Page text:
Wildness has come under increasing criticism. One concern is that intuitions about the value of wildness are idiosyncratic. Many people do not seem to value wildness, but instead fear it or profess dislike for things not under human control.(9) David Orr identifies a trend he calls "biophobia" and claims that the more "we dwell in and among our own creations," the more we become "uncomfortable with nature lying beyond our direct control."(10)
We are not suggesting that everyone would immediately assent to the claim that wildness is valuable. Rather, we claim that valuing wildness is a rational and reflective response to the current situation on the planet.(11) We grant that it is not the only rational response. No doubt, the valuing of wildness springs from and reflects certain cultural traditions.(12) In this respect, it is no different from many other values that orient ethics and policy, such as the value of human equality or freedom of political speech. Even if the valuing of wildness originated in western culture, wildness value can have much wider validity. After all, the notion of human rights arose from movements in western thought, but it is now believed to have universal validity. We believe that, for a wide range of people, increased education about the massive humanization of the earth will lead to greater recognition of the value of wildness.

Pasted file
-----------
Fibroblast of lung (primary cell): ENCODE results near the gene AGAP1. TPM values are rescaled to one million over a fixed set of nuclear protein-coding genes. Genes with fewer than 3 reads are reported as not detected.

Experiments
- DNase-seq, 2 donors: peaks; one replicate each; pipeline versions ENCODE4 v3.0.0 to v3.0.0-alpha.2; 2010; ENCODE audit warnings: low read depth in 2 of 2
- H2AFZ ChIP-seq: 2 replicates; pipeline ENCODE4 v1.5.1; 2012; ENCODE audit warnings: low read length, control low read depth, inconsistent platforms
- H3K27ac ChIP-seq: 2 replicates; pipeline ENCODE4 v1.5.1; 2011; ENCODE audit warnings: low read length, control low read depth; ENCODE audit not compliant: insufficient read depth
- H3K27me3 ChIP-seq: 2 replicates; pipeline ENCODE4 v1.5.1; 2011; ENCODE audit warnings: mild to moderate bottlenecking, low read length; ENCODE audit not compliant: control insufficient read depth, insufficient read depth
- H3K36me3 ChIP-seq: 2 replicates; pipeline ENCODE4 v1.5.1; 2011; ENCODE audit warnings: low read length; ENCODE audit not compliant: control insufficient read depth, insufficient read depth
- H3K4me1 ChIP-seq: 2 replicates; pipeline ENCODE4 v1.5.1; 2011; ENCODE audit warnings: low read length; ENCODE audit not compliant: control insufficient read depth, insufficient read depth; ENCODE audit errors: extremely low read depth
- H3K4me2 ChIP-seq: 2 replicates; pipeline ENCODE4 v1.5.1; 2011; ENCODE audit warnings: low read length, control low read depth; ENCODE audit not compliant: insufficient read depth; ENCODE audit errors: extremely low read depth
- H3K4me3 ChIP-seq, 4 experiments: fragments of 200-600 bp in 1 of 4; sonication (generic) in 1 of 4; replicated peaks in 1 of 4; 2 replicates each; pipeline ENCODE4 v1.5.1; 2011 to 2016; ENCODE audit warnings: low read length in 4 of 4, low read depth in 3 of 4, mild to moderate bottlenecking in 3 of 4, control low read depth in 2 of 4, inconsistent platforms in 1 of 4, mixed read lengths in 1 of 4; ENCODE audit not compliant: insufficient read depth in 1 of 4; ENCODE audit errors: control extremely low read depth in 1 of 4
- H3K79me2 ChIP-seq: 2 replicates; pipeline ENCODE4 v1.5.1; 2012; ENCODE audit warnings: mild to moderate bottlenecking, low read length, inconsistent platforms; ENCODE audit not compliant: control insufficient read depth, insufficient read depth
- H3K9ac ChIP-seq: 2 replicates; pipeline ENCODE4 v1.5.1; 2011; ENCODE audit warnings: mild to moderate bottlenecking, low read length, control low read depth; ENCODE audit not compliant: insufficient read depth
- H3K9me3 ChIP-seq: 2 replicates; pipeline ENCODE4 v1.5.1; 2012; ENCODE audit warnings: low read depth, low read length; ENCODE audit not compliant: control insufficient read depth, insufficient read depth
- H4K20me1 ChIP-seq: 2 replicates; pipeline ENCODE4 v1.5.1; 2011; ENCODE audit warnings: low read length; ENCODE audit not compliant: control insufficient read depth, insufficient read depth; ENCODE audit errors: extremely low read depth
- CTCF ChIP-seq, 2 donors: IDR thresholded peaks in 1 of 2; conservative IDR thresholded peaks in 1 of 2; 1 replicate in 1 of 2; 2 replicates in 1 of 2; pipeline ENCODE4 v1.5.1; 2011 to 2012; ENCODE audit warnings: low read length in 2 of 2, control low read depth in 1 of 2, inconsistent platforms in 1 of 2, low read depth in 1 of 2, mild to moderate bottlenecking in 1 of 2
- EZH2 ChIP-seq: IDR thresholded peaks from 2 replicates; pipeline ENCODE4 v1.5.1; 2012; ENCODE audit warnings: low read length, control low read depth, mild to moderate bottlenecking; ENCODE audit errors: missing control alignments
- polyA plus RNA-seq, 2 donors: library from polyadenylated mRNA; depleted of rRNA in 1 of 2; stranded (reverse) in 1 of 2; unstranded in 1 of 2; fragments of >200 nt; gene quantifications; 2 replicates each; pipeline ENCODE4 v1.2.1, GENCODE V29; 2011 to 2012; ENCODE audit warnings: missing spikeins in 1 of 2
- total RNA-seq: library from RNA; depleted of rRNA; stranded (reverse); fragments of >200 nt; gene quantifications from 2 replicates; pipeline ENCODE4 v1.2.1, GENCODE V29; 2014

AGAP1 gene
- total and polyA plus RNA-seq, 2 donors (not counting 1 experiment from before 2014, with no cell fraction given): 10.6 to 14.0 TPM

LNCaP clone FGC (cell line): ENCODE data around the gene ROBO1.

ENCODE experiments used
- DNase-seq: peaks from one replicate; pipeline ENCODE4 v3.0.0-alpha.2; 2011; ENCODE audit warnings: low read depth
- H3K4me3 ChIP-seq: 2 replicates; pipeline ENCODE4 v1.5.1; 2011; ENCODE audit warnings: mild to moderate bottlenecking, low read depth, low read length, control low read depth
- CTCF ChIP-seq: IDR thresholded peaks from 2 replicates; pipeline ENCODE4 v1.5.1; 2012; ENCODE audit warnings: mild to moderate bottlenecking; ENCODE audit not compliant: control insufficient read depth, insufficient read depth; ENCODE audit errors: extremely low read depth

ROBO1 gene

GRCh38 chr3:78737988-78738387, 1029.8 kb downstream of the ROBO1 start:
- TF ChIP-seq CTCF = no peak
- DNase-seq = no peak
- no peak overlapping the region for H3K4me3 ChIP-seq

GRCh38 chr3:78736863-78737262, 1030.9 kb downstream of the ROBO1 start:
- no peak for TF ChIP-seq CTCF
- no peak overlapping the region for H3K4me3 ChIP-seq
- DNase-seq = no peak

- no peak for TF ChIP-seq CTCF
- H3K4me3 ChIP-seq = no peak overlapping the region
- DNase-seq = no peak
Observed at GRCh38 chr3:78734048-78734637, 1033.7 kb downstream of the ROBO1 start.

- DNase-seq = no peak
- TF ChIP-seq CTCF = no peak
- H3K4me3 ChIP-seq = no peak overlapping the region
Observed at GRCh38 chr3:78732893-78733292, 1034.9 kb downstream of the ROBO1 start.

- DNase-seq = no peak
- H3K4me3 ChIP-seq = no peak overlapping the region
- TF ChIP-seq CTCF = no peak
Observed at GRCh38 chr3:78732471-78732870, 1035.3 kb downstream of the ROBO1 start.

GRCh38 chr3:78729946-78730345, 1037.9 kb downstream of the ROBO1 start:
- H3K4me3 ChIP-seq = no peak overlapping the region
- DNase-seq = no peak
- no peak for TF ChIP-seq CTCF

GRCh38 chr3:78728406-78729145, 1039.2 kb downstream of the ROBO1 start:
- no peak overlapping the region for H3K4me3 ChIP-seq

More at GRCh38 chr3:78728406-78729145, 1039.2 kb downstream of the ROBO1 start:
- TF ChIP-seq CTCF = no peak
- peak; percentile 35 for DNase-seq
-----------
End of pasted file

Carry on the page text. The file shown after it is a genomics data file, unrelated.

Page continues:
Furthermore, many people value wildness without understanding their evaluations in these terms. Wildness comes in degrees and often people value things in virtue of lesser degrees of wildness. People value gardening, bird watching, golfing, dinner on the porch, or walks in the park, partially because these activities put them in touch with nonhuman nature. Even the ranchers who opposed the restoration of wolves into Yellowstone seem to love the outdoor lives they have chosen in part because it involves an encounter with the relatively nonhumanized.